INTO THIS WORLD, by sybil baker
Reviewed by Amye Barrese Archer
I'll admit, it took me a while. Despite my English degree, despite the fact that I have, against my will, read the "canon," I still have trouble with setting and expository writing. So when I picked up Sybil Baker's Into This World, and felt it started slow, I can't make that statement without assuming it just might be my own ignorance or impatience. In other words, it may not start slow for you, just because it did for me. The story opens with Allison, a young, white woman who has just quit her job after what we can deduce was a disastrous affair with her married boss. Allison soon learns that her adopted sister, Mina, is in trouble. At a crossroads in her own life, Allison decides to take off for Seoul, Korea to find and help her sister.
While the setup for the plot feels a little lethargic, the narrative soon splits into two directions: one is the current story of Allison trying to save Mina from a rather self-destructive lifestyle, and the other takes place thirty or so years earlier when Allison's father, Wayne, was stationed in Korea as a young soldier. And this is where Baker really hooked me, with the story of Wayne and Korea as seen through a young GI's eyes.
Wayne, Allison and Mina's father, joined the military when Allison was only a baby. He left his wife and his daughter and was thrust into a country on the brink of collapse. The sights and sounds, and the Korea that Baker paints around us with her words is lively and brilliant, a feat not often seen in modern literature. She pulls us into the narrative, into the "tin alleyways of crumbling houses," and for a while it felt as though all I had to do was poke my head out of my door and I, too, would be there.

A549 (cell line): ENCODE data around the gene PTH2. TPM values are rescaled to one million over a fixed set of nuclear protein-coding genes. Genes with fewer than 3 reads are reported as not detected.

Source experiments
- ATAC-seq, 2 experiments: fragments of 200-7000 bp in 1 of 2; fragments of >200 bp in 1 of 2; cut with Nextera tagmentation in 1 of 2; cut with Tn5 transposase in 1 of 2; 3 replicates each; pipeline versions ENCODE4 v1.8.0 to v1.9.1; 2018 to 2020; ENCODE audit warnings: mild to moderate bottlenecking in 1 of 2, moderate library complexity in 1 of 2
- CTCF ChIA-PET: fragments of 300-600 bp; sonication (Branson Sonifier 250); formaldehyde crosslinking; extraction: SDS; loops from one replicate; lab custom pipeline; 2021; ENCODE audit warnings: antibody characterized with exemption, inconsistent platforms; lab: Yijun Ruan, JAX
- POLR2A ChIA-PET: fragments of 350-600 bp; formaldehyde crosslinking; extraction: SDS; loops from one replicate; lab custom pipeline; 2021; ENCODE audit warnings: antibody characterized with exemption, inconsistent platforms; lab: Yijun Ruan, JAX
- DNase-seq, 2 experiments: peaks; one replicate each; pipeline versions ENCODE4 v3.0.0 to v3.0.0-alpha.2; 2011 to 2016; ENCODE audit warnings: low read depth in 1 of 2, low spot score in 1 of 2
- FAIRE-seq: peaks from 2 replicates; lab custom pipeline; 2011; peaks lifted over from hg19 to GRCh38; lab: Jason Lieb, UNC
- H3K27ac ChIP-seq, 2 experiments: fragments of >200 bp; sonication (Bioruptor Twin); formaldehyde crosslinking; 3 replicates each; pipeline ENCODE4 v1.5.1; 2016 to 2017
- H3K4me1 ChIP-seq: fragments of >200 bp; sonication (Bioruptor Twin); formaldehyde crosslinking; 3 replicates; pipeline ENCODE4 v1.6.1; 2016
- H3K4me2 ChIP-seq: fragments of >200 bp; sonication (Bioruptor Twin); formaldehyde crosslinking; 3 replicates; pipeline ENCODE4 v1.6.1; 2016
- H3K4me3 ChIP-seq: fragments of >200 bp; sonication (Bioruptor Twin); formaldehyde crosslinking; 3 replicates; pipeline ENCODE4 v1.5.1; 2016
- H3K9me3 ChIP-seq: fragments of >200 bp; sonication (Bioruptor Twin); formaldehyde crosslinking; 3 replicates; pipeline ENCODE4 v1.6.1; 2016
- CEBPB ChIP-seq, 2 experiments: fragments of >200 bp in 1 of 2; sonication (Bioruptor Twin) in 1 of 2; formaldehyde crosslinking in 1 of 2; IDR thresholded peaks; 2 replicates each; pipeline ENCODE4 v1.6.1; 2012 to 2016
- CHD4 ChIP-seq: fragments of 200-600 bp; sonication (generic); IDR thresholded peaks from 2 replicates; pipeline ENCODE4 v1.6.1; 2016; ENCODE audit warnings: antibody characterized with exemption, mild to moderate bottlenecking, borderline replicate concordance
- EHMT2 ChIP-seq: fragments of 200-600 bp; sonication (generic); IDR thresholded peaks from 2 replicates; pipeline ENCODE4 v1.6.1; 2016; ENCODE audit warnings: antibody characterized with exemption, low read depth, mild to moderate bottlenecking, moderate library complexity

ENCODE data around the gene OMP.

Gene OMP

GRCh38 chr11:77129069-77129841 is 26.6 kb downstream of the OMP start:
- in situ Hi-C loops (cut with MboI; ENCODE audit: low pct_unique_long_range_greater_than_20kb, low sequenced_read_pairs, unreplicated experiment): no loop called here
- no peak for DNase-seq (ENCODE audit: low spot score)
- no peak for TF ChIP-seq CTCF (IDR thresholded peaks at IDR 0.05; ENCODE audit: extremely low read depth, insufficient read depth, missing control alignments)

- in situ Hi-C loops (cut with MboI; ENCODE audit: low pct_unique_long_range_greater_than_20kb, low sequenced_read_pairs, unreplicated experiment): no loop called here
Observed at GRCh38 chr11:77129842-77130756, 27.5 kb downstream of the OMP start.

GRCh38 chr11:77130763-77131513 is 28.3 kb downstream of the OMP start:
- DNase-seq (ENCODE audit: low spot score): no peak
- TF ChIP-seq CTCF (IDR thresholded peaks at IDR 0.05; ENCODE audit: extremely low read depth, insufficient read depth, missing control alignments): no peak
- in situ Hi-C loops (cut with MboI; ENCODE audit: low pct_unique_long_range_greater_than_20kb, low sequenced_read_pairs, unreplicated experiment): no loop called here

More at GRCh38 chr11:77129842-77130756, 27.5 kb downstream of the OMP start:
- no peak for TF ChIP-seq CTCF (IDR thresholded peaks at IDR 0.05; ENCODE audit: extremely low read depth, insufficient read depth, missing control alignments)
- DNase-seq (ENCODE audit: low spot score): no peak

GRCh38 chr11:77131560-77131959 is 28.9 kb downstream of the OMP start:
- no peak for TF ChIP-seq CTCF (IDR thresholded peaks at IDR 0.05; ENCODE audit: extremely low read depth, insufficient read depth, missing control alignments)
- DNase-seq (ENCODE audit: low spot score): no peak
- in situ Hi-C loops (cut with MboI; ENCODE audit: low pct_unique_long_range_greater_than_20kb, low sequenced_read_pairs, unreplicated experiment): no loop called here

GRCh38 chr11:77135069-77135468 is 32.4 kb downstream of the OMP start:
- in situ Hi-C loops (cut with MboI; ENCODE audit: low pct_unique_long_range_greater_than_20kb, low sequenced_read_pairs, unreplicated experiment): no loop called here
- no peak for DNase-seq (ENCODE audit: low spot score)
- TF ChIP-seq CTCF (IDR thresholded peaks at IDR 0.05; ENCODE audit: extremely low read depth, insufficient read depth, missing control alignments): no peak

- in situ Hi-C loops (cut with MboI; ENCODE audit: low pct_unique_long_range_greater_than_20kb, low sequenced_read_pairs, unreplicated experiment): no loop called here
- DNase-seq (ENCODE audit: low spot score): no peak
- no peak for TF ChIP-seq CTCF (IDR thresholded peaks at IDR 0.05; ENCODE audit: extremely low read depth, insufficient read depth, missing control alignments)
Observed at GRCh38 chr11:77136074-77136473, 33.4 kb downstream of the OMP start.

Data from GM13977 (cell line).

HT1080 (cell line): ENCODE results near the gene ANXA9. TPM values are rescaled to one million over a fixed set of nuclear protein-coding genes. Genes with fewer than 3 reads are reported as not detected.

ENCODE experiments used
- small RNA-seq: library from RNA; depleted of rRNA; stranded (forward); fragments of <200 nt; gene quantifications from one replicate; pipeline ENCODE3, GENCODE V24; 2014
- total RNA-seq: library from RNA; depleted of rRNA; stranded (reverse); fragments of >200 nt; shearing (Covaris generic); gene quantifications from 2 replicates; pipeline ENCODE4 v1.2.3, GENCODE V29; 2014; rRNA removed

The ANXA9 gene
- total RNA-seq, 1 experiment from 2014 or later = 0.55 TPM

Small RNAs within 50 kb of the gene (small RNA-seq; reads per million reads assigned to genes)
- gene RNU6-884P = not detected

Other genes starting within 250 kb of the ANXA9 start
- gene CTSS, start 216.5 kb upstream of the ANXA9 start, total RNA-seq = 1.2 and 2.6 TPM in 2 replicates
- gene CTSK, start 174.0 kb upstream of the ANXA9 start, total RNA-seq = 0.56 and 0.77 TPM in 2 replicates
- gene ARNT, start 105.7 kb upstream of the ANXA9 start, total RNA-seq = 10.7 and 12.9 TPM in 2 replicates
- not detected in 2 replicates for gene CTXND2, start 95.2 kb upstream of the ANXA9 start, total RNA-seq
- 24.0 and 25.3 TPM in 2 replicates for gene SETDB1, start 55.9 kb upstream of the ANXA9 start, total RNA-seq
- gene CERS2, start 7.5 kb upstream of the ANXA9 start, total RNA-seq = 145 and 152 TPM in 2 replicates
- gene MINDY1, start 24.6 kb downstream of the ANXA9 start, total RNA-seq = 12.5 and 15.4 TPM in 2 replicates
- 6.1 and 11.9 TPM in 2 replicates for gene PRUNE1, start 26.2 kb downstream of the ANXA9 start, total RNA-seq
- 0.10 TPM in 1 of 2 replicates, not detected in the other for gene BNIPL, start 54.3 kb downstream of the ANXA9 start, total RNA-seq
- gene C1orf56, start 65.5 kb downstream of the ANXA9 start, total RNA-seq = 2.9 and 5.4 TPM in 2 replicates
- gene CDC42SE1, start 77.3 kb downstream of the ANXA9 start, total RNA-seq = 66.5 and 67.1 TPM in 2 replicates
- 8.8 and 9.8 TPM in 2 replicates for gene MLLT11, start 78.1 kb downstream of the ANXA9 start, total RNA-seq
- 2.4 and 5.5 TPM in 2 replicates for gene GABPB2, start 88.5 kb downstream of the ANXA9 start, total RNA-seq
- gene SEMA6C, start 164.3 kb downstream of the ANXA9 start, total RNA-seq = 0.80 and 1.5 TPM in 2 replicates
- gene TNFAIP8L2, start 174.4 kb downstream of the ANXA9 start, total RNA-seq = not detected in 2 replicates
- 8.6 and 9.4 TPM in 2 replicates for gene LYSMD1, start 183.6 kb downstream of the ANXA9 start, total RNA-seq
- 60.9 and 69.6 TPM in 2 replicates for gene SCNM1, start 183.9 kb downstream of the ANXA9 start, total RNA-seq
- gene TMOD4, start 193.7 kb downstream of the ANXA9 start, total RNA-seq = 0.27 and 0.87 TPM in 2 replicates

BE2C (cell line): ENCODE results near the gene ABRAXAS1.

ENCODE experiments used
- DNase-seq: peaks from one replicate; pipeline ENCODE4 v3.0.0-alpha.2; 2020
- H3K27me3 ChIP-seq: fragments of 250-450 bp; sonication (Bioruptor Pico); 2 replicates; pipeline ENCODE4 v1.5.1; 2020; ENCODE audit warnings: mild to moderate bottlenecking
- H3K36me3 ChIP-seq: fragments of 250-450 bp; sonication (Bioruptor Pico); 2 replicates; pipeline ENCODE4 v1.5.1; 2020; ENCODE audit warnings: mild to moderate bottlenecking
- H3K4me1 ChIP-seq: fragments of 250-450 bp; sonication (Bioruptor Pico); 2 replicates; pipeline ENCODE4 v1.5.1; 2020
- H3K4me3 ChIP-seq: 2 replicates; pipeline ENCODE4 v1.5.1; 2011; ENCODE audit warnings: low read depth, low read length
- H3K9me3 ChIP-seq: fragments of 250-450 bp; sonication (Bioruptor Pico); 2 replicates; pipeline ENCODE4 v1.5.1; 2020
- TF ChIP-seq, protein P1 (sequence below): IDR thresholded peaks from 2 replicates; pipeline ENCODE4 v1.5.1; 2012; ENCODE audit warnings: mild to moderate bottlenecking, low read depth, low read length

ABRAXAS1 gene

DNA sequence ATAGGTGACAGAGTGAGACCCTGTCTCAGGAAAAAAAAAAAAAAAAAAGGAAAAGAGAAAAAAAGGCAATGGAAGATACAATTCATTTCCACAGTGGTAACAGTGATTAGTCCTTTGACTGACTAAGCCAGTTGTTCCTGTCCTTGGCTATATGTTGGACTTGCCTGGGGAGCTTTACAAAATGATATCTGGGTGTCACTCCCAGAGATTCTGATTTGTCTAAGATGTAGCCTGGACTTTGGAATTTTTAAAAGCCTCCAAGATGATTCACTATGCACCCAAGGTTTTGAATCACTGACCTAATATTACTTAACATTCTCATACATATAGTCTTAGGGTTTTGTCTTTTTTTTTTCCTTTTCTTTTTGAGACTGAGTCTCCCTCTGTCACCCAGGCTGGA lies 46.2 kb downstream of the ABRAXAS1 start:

And where is there? There is Korea, there is a country full of desolation and depravity. There is a world where Wayne seems not to fit, or at least is resistant to assimilate. Wayne, homesick for his wife and daughter, resists the urges to which his other companions have submitted. He refuses to get himself a yobasayo, or a girl, reaffirming his commitment to Bonnie, his wife, back home. But Wayne is human, and he's fallible, and sooner than later he has a hooch and a yobasayo named Sunny to fill it with food, sex, and warmth. Wayne and Sunny have a tender and loving story. I found myself engrossed thoroughly in their story, even though I figured out pretty quickly how it would end. Wayne's moral struggle made for a wonderful backdrop to the story of modern day Korea as seen and lived through the eyes of Allison and Mina.
Allison and Mina's relationship was strained at best, although at times I felt like Allison was painted as a bit too immature, still carrying around the jealousy she felt at three years old, when Mina was brought home and adopted. Still, I followed their journey closely as the sisters found one another and eventually came to accept one another's faults. The story ends with Mina discovering who she is and where she came from, and of course, Allison's acceptance of Mina's place in her life.
Baker is a poet. Some of the language in this book completely floored me.
For example: "Her sadness caught in her throat for a moment before resettling into the black hollow between her breasts."
and another: "He preferred the comfort and solace of one woman, one body he could return to night after night, to study that one body's curves, and breathing, and aches, and moles, and scars, so that years later, if called upon, he could conjure that one body from head to toe."
She's also very gifted at intertwining two stories. As I learned more about Wayne, Sunny, and eventually Mina, I was completely sucked into the story. Into This World is a story about perception and what it means to blur the lines when constructing history. But more importantly, it is a story about family, belonging, and the epic struggle we all face every day: acceptance.
Amye Archer lives at www.amyearcher.com, go, ring her doorbell, visit, drink all of her beer.